Re:Why? (0)

Anonymous Coward | more than 5 years ago | (#26732359)

Also if you have a predictable lull in the weather with a string of fairly calm or no wind days, that's when you should try to schedule all your major maintenance activity. Things like repacking grease, stress and other damage inspection, and replacing various parts if needed. If you know you're going to have downtime coming, may as well make it work for you.

But from what I can understand, the main goal is to know where the wind is most consistent. Having an area of strong winds isn't necessarily good if it's too gusty and variable, a place with moderate but fairly constant wind is easier to plan and build out for.

Re:Why? (1)

srussia (884021) | more than 5 years ago | (#26735077)

Why not go one step further and use the windmills to send weather data as well?

Re:Why? (1)

GPSguy (62002) | more than 5 years ago | (#26736247)

Most of the wind energy companies feel their turbine output data are proprietary. They only share it with the government if they are required to. They're worried that, if they made that data public, a competitor would use it to site another wind farm that could cause them to lose business... or could go a little upstream of the prevailing wind and cause them to lose wind flow. They don't even want to make the exact locations of their turbines public (although it's real hard to hide a whole windfarm!).

Re:Why? (0)

Anonymous Coward | more than 5 years ago | (#26735951)

I'll treat this as a serious question, and not flame-bait.
1. Estimate output for individual turbines and windfarms overall for energy planning purposes (how many coal-fired plants will be needed to supplement the wind-generated energy?)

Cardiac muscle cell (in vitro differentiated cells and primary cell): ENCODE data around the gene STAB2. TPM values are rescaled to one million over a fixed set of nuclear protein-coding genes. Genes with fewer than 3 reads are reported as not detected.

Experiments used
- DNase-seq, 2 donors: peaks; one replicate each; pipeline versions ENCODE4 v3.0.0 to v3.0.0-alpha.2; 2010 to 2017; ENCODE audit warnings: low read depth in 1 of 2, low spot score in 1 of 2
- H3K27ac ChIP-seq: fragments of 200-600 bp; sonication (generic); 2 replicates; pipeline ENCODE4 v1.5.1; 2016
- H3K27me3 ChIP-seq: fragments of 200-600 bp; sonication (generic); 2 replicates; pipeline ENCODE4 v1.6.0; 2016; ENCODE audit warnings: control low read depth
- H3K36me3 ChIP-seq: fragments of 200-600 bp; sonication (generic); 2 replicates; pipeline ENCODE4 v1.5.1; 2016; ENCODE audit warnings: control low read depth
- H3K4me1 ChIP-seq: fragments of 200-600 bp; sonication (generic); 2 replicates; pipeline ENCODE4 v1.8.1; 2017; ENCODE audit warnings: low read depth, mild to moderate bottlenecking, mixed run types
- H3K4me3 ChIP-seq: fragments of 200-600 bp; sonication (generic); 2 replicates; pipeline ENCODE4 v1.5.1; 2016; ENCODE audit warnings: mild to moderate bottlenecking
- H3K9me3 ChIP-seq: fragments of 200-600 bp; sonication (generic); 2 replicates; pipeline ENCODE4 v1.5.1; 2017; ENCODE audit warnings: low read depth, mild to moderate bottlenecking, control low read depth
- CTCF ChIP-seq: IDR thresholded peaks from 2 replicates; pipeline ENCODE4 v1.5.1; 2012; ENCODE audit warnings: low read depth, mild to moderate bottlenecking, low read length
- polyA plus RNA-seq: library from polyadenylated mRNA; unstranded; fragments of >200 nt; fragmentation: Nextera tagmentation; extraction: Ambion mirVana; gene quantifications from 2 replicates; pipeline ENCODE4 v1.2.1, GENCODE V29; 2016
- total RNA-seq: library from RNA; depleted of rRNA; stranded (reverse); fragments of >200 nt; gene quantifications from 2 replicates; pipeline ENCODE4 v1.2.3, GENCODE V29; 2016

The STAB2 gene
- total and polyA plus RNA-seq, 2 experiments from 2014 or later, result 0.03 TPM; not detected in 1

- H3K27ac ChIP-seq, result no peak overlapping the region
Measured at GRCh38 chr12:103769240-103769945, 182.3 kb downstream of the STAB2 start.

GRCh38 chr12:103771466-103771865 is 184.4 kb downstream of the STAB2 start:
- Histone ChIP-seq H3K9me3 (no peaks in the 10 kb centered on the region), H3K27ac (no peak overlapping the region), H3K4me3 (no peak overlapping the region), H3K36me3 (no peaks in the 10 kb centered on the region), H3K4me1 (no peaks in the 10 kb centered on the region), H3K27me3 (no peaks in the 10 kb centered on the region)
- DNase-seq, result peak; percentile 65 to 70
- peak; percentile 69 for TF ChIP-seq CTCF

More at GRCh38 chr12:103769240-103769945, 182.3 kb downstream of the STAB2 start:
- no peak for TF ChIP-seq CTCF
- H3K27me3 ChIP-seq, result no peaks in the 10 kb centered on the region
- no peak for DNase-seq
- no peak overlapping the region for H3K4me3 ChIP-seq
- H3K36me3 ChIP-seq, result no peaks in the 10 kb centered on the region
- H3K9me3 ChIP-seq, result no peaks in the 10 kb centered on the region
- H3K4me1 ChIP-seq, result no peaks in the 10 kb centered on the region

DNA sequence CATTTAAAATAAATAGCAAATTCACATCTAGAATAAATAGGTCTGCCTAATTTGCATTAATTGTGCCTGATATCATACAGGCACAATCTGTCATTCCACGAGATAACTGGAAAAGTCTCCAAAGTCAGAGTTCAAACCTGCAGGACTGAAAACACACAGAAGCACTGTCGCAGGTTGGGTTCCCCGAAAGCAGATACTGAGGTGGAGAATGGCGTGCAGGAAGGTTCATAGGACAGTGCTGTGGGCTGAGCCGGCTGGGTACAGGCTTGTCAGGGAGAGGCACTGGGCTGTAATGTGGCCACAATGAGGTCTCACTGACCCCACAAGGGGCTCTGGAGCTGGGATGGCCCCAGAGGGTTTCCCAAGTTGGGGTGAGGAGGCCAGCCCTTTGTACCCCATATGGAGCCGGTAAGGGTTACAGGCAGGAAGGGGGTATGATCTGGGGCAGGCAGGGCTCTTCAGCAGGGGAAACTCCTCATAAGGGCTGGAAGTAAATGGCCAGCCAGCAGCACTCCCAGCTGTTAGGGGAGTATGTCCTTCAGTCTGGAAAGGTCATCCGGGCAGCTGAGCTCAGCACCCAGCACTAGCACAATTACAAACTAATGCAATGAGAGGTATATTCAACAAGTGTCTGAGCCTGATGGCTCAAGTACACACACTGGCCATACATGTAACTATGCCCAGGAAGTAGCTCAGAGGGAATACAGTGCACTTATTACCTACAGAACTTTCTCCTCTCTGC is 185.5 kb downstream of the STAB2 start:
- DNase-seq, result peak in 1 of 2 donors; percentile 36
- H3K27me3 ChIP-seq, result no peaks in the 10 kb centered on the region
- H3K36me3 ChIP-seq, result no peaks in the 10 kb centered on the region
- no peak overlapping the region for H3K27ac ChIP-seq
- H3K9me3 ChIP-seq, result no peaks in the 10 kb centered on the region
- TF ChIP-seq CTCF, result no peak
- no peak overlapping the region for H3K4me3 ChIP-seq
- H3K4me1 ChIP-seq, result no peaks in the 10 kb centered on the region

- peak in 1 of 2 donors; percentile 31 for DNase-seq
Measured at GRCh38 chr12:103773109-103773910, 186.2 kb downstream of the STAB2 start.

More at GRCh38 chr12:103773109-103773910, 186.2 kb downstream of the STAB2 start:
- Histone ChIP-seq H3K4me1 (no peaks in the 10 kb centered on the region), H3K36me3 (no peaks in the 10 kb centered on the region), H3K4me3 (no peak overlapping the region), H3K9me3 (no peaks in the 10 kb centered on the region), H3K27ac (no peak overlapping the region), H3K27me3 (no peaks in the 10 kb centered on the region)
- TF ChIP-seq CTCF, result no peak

2. Use estimates (ibid) to check turbine efficiency and determine when non-routine maintenance might be needed
3. Warn of conditions that might require prior safety events, including gust-fronts and wind-storms that could cause turbine overspeed conditions causing blade loss, or other system damage

Re:Why? (1)

Kris V (1374979) | more than 5 years ago | (#26738995)

I would add that starting up windmills (getting them started) costs energy and one may want to optimize the decisions taken to start them up. E.g. if the wind forecast predicts good wind only for half an hour or so, it is probably not interesting to start it up. This is especially true for vertical windmills, which are more efficients but require more start-up work.

Also, in the long term, the forecasts may allow better location of windmill farms and their positioning.

So, it's all about the money. Listed so far:
- optimization of start-up, possibly allowing the construction of more efficient plants.
- propagation of forecast of power delivery
- prevent damage
- improved location and positioning

Just my 2 cents,

Re:Why? (0)

Anonymous Coward | more than 5 years ago | (#26739623)

Obviously simply forecasting the wind is not good enough, what is needed is a way to control the wind so it can be directed wherever it needs to go. Perhaps acres and acres of giant fans could do the trick.

I'm questioning the value (2)

ruin20 (1242396) | more than 5 years ago | (#26729751)

Unless the concern is about freak high winds that exceed the capacity of the farm and pose a threat to the systems operating there, I don't see the point. Couldn't they be better served by surveying locations? Shouldn't their model be based on average output, and wouldn't historical data be a much better indicator for that? I mean it's not like there's a lot you can do to control how the wind will be blowing and the systems are hopefully already actively synced with the direction of the wind. The tie in to the grid has to be an active process anyways, in case of failure, and is produced as a byproduct of a conditioning system anyhow. Is there something I'm missing here? Is this really cheaper than sending out a guy with a weather balloon?

Re:I'm questioning the value (1)

BattleApple (956701) | more than 5 years ago | (#26730243)

I would think the blades would feather automatically in response to excessive speeds.